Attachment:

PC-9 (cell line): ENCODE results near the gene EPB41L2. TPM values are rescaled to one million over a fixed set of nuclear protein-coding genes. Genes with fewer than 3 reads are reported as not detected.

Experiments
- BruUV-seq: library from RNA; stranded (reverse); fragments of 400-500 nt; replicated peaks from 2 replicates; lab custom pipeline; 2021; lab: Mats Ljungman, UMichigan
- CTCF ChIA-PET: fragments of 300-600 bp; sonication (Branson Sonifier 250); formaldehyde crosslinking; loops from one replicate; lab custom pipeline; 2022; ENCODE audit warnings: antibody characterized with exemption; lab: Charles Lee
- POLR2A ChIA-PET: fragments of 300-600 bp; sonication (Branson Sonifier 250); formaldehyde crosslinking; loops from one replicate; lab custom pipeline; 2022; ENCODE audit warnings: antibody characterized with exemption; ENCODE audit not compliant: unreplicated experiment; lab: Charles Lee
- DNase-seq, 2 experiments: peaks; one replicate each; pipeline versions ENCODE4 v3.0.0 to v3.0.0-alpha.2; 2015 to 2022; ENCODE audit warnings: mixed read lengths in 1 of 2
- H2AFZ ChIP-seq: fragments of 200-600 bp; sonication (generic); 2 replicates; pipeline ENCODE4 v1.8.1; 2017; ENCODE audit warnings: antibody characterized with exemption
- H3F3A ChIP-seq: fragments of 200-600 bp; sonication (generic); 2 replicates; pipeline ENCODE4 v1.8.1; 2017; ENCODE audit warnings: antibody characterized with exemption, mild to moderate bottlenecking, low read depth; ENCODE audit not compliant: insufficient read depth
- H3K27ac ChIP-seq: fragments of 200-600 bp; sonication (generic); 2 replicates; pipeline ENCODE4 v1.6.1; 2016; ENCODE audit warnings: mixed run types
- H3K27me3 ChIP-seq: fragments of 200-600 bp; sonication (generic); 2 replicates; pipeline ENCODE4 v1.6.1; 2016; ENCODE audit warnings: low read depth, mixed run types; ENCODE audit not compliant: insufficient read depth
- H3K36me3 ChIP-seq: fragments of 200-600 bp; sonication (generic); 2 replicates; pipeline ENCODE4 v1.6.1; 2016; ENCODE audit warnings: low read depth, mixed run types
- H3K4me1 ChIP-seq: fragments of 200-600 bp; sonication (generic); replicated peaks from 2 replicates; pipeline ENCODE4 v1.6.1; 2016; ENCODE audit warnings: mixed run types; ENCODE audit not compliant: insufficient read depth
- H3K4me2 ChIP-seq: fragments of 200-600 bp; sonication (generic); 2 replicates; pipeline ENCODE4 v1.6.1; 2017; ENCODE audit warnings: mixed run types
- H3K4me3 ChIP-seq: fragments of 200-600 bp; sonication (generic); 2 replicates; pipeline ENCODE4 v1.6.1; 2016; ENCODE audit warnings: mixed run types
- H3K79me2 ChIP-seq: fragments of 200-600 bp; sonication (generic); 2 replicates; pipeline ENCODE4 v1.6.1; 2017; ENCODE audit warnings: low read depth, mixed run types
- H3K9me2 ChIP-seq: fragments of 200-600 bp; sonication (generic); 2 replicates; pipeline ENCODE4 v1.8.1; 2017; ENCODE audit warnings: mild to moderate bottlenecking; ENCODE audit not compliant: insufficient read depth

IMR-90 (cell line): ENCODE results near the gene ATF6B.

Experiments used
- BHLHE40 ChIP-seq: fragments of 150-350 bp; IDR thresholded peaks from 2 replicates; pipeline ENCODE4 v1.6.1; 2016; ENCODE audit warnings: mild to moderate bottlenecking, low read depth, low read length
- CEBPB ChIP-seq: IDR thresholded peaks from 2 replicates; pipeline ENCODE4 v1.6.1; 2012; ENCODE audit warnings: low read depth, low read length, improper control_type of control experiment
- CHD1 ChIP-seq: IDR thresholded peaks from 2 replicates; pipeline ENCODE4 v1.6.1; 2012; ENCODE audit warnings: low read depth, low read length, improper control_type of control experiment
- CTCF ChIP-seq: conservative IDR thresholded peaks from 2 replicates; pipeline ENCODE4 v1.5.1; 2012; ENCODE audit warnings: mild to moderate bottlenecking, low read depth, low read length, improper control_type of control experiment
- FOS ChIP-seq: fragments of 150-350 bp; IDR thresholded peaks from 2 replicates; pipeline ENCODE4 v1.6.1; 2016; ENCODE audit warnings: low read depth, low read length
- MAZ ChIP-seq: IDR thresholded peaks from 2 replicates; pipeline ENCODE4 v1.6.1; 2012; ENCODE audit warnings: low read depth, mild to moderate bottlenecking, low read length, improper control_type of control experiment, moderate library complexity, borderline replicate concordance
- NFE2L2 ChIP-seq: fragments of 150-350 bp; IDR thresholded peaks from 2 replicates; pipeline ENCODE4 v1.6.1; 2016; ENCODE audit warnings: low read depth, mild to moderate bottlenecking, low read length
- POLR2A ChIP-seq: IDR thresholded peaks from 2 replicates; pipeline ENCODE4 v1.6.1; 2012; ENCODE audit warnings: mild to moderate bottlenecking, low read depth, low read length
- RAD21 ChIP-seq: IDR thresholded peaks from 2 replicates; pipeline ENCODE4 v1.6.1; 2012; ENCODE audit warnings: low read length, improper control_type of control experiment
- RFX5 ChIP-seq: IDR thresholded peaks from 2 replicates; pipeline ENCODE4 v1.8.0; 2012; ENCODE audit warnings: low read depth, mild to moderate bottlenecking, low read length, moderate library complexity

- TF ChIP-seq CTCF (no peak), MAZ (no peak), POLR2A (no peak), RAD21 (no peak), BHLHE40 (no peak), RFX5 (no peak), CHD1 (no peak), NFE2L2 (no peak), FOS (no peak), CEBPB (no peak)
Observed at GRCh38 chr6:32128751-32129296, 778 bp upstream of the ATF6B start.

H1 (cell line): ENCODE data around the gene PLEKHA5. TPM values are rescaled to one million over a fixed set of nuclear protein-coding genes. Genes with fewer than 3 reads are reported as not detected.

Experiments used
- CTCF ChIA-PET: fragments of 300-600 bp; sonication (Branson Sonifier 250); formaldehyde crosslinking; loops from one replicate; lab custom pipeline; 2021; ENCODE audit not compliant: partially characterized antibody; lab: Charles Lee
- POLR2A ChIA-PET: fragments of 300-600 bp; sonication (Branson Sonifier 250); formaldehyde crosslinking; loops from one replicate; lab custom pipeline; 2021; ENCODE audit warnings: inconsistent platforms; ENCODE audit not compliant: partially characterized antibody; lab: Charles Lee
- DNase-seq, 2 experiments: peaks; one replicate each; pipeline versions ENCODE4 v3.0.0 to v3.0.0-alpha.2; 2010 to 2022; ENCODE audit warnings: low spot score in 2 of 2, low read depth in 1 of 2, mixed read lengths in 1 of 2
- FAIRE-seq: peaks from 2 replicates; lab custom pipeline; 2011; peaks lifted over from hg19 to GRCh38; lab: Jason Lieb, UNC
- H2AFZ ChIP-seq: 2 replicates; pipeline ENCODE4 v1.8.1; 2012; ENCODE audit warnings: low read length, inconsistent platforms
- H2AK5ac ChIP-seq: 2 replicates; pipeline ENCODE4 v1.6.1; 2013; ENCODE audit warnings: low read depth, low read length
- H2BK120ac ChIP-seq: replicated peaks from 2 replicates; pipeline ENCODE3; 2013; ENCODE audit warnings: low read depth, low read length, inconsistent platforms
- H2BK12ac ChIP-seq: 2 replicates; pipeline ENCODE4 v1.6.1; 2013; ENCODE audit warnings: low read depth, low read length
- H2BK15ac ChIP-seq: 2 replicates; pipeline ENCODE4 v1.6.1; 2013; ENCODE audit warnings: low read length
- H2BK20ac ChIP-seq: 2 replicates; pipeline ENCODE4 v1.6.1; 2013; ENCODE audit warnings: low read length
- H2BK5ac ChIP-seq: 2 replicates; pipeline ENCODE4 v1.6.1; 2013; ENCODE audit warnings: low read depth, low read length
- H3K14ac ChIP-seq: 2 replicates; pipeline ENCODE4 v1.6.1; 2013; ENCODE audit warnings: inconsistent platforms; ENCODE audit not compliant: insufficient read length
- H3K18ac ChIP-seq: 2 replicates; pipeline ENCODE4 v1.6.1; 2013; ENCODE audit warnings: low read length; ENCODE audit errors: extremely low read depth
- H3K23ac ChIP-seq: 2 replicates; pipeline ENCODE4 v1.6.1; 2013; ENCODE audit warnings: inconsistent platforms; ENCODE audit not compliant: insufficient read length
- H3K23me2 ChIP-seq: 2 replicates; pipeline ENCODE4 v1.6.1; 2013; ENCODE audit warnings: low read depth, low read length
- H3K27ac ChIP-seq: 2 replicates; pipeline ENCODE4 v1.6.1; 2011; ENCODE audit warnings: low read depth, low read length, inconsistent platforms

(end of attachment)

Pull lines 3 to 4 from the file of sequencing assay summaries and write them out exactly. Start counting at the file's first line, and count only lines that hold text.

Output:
- BruUV-seq: library from RNA; stranded (reverse); fragments of 400-500 nt; replicated peaks from 2 replicates; lab custom pipeline; 2021; lab: Mats Ljungman, UMichigan
- CTCF ChIA-PET: fragments of 300-600 bp; sonication (Branson Sonifier 250); formaldehyde crosslinking; loops from one replicate; lab custom pipeline; 2022; ENCODE audit warnings: antibody characterized with exemption; lab: Charles Lee